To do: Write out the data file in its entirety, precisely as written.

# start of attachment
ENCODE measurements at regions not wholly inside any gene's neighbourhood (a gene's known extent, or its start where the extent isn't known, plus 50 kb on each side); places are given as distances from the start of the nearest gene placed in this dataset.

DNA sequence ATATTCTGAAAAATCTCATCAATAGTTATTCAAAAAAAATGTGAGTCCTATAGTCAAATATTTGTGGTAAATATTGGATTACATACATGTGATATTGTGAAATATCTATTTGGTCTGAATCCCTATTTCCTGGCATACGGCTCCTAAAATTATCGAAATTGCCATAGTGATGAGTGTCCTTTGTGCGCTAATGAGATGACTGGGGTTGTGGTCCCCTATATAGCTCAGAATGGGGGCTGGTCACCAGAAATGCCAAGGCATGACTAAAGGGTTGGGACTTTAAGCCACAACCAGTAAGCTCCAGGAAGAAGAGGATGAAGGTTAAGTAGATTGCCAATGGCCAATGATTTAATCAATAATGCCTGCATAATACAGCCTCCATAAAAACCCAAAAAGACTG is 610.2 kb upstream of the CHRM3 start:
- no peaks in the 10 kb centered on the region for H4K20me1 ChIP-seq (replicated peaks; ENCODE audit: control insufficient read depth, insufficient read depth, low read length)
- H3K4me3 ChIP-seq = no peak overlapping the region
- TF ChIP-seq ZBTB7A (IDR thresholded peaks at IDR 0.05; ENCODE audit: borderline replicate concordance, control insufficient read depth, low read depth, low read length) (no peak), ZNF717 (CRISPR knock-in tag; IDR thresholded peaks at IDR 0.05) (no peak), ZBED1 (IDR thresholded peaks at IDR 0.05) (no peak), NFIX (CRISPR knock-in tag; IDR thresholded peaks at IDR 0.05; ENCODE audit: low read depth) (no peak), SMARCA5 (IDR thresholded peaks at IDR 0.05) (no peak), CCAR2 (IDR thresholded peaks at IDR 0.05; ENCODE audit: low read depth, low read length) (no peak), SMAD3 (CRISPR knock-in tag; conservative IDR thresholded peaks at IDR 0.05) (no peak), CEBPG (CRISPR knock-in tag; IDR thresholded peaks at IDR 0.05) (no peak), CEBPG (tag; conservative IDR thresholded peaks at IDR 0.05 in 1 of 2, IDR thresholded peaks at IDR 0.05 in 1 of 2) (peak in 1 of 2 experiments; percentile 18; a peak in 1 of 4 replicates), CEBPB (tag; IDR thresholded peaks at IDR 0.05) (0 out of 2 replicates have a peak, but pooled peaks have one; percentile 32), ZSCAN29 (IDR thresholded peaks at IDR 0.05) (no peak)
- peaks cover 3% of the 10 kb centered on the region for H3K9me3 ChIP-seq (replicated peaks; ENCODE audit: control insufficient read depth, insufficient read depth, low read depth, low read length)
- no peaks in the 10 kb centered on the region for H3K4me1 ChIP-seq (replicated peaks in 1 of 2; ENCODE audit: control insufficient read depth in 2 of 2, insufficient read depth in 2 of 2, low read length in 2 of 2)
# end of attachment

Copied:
ENCODE measurements at regions not wholly inside any gene's neighbourhood (a gene's known extent, or its start where the extent isn't known, plus 50 kb on each side); places are given as distances from the start of the nearest gene placed in this dataset.

DNA sequence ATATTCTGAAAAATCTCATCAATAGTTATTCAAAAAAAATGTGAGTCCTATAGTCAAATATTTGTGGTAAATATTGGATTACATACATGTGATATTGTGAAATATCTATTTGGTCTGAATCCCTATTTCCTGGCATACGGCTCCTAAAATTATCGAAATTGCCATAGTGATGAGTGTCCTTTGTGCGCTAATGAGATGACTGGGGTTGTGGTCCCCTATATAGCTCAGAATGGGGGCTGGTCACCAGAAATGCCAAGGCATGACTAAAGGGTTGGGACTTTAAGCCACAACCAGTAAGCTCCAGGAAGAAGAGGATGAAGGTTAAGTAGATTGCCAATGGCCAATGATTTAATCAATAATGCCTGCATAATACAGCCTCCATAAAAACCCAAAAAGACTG is 610.2 kb upstream of the CHRM3 start:
- no peaks in the 10 kb centered on the region for H4K20me1 ChIP-seq (replicated peaks; ENCODE audit: control insufficient read depth, insufficient read depth, low read length)
- H3K4me3 ChIP-seq = no peak overlapping the region
- TF ChIP-seq ZBTB7A (IDR thresholded peaks at IDR 0.05; ENCODE audit: borderline replicate concordance, control insufficient read depth, low read depth, low read length) (no peak), ZNF717 (CRISPR knock-in tag; IDR thresholded peaks at IDR 0.05) (no peak), ZBED1 (IDR thresholded peaks at IDR 0.05) (no peak), NFIX (CRISPR knock-in tag; IDR thresholded peaks at IDR 0.05; ENCODE audit: low read depth) (no peak), SMARCA5 (IDR thresholded peaks at IDR 0.05) (no peak), CCAR2 (IDR thresholded peaks at IDR 0.05; ENCODE audit: low read depth, low read length) (no peak), SMAD3 (CRISPR knock-in tag; conservative IDR thresholded peaks at IDR 0.05) (no peak), CEBPG (CRISPR knock-in tag; IDR thresholded peaks at IDR 0.05) (no peak), CEBPG (tag; conservative IDR thresholded peaks at IDR 0.05 in 1 of 2, IDR thresholded peaks at IDR 0.05 in 1 of 2) (peak in 1 of 2 experiments; percentile 18; a peak in 1 of 4 replicates), CEBPB (tag; IDR thresholded peaks at IDR 0.05) (0 out of 2 replicates have a peak, but pooled peaks have one; percentile 32), ZSCAN29 (IDR thresholded peaks at IDR 0.05) (no peak)
- peaks cover 3% of the 10 kb centered on the region for H3K9me3 ChIP-seq (replicated peaks; ENCODE audit: control insufficient read depth, insufficient read depth, low read depth, low read length)
- no peaks in the 10 kb centered on the region for H3K4me1 ChIP-seq (replicated peaks in 1 of 2; ENCODE audit: control insufficient read depth in 2 of 2, insufficient read depth in 2 of 2, low read length in 2 of 2)